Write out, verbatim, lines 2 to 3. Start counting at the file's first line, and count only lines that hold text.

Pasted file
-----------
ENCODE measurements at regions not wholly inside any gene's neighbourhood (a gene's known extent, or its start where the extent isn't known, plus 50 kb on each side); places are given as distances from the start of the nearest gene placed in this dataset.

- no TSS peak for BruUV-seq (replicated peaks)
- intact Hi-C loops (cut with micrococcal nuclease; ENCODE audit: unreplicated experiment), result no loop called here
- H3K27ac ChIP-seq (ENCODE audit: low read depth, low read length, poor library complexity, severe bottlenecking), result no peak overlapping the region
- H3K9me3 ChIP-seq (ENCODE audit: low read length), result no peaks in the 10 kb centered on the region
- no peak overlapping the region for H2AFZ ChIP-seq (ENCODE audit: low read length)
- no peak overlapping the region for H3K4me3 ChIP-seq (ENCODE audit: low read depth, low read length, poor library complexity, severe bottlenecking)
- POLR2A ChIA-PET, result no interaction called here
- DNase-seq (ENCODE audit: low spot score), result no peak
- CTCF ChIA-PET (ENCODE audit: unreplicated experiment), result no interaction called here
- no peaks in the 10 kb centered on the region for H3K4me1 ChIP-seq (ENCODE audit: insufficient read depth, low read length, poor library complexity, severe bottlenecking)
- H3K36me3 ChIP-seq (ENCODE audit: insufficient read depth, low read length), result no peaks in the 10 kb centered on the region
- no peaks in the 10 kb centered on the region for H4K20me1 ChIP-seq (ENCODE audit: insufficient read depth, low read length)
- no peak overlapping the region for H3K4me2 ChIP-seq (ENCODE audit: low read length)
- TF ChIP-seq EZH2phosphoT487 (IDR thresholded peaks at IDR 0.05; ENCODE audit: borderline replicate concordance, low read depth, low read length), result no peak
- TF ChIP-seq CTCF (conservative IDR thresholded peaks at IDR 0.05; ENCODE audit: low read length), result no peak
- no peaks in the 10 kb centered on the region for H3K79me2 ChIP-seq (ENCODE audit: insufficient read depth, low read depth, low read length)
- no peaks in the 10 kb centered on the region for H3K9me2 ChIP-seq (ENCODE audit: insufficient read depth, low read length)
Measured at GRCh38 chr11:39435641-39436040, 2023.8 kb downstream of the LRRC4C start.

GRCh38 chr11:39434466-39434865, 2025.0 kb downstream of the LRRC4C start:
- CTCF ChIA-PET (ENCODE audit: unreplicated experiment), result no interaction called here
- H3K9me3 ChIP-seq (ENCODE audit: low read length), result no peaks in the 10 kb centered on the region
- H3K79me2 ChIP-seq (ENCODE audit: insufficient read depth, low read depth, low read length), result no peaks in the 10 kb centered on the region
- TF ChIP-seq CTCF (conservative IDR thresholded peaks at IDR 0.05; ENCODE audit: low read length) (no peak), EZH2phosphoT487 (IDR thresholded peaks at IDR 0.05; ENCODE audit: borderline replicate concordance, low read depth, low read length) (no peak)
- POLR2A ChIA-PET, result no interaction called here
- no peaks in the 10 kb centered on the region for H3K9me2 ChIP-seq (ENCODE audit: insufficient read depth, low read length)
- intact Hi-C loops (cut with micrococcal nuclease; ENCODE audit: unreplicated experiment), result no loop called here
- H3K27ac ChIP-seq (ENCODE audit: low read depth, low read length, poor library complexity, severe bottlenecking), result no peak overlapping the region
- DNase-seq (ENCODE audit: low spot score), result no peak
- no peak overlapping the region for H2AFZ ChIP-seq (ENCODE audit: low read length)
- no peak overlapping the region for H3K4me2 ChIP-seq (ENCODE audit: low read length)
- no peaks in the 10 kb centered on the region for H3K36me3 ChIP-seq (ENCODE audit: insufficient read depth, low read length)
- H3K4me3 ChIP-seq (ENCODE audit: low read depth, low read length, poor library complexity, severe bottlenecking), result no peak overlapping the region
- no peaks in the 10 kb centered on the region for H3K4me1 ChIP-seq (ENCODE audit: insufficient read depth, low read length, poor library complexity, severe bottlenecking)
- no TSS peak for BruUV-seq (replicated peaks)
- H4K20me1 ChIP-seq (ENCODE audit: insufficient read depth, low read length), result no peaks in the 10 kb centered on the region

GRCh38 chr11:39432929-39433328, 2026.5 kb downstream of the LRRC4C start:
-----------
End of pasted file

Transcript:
- no TSS peak for BruUV-seq (replicated peaks)
- intact Hi-C loops (cut with micrococcal nuclease; ENCODE audit: unreplicated experiment), result no loop called here